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Lunch is called brunch at Atchafalaya, a Thursday through Monday 10am - 2:30pm great idea thanks to chef Jacob Cureton's inventive take on contemporary creole cuisine. Touted as New Orleans' only "five A" restaurant, this funky neighborhood bistro bristles with a distinct New Orleans vibe that attracts locals and tourists alike. Besides eggs all kinds of ways, the afternoon menu might include specialties like Low Country Benedict: poached eggs atop a red bean and rice cake served with collard greens, alligator sausage, gumbo gravy and pickled peppers. The jazz brunch is lively, drawing an enthusiastic crowd tuned up by the bottomless Bloody Mary bar.


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Commander's Palace
Photo courtesy of Commander's Palace


 

Driving by the blue Victorian facade of Commander's Palace in the Garden District of New Orleans immediately invokes curiosity. What's in there? Just a five star upscale restaurant whose kitchen was tended to by a young pre-famed Emeril Legasse some many years ago is all. Commander's Palace was battered a bit by Katrina, but it is back in full force now, serving up dishes starring local meats, seafood, vegetables and fruits. In keeping with tradition, the Palace requires gentlemen to wear slacks and button ups, with suit jackets recommended for dinner. Stepping inside the time warp that is the front door, be prepared to experience New Orleans dining like it was, back in the day.


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Joey K's
Photo courtesy of Beth D'Addono


 

Joey K's is a neighborhood treasure, a Garden District go-to for locals and visitors alike. Situated on busy Magazine, Joey K's serves soulful Creole specialties like overstuffed po-boys, red beans & rice and fried seafood. Come hungry,as portions are hefty to say the least. Some favorites to try include the roast beef debris po-boy, fried green tomatoes topped with shrimp and sauteed trout topped with shrimp and crabmeat. Beer and wine prices are affordable, like everything else at this friendly locals' spot. Plus, Joey K's is right in the mix of Magazine Street shops and boutiques, a perfect place to recharge and take a load off.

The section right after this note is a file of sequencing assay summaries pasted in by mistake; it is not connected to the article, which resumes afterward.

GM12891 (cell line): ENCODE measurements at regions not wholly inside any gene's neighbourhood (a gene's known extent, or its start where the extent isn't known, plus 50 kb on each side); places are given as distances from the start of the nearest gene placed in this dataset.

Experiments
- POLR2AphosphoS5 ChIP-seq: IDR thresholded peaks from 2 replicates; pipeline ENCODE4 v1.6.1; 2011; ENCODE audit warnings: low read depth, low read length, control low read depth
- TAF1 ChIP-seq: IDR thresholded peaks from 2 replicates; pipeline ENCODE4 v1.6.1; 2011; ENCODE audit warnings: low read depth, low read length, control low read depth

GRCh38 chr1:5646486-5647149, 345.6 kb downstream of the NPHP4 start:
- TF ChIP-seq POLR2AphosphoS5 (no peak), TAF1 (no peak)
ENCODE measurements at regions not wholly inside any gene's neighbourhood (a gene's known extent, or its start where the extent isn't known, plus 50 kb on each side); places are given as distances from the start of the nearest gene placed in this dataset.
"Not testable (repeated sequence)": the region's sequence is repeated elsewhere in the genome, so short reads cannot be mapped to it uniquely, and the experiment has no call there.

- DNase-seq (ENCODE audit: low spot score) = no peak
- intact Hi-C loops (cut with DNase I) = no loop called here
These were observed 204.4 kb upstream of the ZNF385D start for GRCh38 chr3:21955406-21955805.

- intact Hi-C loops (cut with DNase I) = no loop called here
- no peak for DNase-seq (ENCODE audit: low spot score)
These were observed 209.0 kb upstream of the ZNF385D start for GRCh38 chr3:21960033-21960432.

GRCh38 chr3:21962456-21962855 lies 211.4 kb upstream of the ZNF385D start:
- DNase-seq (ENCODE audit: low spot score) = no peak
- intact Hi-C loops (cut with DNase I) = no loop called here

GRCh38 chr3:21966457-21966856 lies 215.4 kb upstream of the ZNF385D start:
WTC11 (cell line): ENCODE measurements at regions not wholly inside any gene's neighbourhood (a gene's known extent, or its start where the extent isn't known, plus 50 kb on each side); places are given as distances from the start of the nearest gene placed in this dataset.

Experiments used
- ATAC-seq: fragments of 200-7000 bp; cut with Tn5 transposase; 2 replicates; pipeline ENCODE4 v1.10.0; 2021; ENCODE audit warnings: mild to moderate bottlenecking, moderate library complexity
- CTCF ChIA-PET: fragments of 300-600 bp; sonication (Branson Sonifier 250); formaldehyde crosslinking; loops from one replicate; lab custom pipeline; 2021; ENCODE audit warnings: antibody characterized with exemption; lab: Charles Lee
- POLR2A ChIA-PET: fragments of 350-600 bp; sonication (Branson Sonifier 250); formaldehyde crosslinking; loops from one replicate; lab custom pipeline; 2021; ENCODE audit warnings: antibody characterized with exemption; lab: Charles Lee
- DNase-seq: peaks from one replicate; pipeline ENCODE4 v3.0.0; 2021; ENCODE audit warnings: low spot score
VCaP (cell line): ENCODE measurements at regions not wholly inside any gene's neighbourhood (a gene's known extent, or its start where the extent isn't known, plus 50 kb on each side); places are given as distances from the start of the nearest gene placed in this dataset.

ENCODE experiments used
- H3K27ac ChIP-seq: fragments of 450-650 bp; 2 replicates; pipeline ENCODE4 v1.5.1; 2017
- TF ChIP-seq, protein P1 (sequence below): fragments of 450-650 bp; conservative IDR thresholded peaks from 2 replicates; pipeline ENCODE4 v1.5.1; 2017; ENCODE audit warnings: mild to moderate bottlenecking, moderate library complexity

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Superior Seafood & Oyster Bar
Photo courtesy of Superior Seafood


 

Superior Seafood, located on the corner of Napoleon and St. Charles delivers solid seafood options right on the St. Charles Avenue streetcar line. Housed in a building that was once a stable for the mules that pulled the street cars along before electricity, the restaurant has a gorgeous zinc bar with a fab cocktail list to match. Reasonably priced lunch choices range from salads, fried platters and po-boys to grilled seafood, if you're watching your waistline. The happy hour oysters specials are legend, with raw oysters just $.50 and two for one frozen mojitos. Save room for the bread pudding for dessert.


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Delachaise is that mystery spot that you might cruise right by without noticing during a daylight trip on the St. Charles streetcar. But the frankly Francophone menu works perfectly for lunch and afternoon munch on the weekends. Come evening, and it's another story. The outdoor patio, lit with twinkle lights, is always buzzing with a lively crowd along with couples enjoying date night. This spirited wine bar is easy to love for its long convivial bar, lack of pretense, impressive wine list and most notably the Thai spiced mussels served with goose fat fries. Also say yes to housemade pate and tender flank steak bruschetta, and double yes to the devilish chocolate souffle. And order Viognier or Gruner by the glass - a treat for a white wine drinker weary of house Chardonnay.


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Meet Beth D'Addono

Beth D'Addono is a food and travel writer obsessed with flavor, exploring cultures, street music and the city of New Orleans.

Beth writes about New Orleans and other destinations for outlets...  More About Beth